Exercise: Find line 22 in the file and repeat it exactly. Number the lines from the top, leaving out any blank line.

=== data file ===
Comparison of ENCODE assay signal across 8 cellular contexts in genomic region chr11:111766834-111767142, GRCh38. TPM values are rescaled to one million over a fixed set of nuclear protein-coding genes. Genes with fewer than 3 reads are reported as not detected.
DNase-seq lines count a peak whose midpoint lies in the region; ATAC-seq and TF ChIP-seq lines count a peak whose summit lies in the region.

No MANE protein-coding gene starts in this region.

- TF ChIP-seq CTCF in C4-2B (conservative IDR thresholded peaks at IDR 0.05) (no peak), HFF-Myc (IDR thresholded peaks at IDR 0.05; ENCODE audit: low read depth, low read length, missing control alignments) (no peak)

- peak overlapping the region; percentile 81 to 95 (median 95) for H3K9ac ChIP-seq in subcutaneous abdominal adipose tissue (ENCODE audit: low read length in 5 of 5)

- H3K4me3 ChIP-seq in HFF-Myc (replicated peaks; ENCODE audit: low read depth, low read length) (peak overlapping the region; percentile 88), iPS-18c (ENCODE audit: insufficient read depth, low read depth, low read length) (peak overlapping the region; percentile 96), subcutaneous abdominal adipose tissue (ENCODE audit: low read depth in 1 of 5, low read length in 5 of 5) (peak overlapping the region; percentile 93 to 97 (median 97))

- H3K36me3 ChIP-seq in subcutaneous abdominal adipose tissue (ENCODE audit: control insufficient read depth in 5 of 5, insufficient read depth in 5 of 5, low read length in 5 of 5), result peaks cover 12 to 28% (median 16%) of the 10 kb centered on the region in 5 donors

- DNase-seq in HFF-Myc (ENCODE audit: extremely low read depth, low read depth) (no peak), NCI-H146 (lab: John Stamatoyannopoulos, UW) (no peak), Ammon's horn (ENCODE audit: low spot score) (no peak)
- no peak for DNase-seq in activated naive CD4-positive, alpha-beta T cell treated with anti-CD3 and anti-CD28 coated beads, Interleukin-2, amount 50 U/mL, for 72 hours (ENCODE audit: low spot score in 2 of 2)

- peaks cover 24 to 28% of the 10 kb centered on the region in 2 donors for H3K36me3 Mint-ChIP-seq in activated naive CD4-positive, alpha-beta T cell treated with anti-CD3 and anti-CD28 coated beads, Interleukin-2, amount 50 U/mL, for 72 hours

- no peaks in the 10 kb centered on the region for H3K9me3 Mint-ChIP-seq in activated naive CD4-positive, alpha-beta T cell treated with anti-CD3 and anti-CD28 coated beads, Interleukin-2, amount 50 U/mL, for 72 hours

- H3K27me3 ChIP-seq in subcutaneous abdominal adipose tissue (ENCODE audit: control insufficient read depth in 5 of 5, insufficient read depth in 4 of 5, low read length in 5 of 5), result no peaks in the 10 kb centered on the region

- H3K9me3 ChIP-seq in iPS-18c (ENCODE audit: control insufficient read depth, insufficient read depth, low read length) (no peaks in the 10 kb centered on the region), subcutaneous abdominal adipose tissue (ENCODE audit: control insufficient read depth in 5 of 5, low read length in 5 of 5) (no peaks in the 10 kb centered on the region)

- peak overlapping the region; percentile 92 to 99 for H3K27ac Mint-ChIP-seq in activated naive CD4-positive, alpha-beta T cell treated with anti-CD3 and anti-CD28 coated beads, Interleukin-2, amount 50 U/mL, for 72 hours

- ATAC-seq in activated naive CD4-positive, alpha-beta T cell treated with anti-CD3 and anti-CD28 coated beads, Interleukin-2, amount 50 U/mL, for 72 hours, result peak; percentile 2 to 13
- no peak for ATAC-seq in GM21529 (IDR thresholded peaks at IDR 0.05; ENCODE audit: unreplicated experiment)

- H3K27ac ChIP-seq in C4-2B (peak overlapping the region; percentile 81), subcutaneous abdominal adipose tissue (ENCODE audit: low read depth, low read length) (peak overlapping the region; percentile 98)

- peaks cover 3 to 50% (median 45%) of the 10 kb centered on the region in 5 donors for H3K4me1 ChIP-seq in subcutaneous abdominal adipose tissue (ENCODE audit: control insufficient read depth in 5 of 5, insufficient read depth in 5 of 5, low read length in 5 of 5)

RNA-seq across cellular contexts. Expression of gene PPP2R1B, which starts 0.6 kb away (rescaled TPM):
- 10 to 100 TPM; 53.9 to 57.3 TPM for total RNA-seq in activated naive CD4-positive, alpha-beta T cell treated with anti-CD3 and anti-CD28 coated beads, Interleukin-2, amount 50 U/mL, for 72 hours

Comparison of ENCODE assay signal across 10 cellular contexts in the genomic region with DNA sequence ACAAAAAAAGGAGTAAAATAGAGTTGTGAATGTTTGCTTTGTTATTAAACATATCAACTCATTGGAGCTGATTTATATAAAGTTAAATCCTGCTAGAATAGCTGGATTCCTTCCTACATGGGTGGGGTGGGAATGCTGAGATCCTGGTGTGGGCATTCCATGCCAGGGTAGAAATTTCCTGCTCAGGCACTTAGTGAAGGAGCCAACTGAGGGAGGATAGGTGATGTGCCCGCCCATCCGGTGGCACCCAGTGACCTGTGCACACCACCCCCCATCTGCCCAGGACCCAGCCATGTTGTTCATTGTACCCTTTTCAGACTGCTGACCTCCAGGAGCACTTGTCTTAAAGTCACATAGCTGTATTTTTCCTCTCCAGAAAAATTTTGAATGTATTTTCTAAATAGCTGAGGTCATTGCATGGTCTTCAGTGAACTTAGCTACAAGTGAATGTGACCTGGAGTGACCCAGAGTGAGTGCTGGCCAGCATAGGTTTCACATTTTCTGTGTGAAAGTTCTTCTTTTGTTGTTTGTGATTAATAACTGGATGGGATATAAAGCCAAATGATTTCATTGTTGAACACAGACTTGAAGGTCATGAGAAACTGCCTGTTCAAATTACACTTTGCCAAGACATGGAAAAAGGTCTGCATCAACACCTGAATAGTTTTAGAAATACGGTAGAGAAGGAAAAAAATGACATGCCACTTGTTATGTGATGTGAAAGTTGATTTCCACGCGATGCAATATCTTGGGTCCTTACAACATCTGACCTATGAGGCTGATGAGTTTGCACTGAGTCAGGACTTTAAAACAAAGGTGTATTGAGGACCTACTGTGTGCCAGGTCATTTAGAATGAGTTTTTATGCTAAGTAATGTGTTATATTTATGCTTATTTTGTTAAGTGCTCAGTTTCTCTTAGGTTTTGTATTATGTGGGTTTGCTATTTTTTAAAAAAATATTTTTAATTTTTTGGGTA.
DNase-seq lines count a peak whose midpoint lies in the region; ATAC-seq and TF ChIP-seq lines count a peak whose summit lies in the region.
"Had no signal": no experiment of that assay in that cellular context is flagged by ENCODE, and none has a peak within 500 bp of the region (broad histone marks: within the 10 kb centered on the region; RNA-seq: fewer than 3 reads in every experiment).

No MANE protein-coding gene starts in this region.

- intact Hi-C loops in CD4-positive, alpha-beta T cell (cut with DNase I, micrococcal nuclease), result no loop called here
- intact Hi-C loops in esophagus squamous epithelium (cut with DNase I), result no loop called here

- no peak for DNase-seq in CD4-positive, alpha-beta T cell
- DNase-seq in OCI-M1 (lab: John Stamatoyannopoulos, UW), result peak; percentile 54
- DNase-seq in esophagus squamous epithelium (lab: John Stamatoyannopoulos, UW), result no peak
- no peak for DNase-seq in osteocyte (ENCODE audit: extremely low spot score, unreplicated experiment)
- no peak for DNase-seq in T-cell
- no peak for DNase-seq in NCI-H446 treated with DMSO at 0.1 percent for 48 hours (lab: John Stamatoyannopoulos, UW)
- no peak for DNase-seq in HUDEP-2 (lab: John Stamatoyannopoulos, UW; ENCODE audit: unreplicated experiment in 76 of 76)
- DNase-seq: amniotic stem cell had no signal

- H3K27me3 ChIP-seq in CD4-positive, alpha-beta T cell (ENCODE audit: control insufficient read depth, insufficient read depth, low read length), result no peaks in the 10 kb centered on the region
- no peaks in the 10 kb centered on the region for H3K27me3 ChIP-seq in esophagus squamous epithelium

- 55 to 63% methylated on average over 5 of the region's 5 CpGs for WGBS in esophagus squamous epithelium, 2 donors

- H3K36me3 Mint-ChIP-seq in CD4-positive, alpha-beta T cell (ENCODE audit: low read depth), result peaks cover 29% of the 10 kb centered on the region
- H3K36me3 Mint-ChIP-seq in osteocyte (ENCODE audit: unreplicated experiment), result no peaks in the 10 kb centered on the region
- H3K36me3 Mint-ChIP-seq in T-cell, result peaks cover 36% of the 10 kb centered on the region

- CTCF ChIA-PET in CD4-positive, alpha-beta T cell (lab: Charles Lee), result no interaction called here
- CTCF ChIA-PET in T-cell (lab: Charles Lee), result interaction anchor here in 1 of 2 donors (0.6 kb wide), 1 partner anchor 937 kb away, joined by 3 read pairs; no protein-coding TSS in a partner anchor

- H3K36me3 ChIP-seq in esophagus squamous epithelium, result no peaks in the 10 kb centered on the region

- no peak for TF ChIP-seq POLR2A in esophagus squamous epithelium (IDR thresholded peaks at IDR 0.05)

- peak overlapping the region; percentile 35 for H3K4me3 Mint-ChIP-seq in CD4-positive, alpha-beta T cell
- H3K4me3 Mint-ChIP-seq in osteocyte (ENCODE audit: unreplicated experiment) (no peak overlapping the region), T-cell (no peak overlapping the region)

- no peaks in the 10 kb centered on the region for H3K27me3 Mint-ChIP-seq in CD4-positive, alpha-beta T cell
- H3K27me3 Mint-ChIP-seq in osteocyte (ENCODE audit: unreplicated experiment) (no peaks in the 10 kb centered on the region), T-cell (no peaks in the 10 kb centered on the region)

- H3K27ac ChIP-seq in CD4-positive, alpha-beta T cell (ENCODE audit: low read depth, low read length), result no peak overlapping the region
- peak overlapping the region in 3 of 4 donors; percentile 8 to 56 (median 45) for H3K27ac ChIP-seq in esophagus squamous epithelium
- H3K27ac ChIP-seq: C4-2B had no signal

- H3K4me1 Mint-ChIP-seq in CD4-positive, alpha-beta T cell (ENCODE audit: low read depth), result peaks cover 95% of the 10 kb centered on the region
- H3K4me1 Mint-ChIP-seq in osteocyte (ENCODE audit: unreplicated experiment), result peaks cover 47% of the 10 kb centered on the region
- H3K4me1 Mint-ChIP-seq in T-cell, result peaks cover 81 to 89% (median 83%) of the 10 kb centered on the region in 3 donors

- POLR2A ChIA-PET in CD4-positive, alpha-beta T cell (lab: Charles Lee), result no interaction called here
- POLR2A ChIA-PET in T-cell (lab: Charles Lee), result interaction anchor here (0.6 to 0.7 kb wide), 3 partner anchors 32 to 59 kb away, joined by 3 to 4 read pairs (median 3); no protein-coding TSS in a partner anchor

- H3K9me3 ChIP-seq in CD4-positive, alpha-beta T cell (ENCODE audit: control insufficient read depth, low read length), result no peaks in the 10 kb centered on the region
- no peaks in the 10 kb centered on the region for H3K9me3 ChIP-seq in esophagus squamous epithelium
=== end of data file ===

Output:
DNase-seq lines count a peak whose midpoint lies in the region; ATAC-seq and TF ChIP-seq lines count a peak whose summit lies in the region.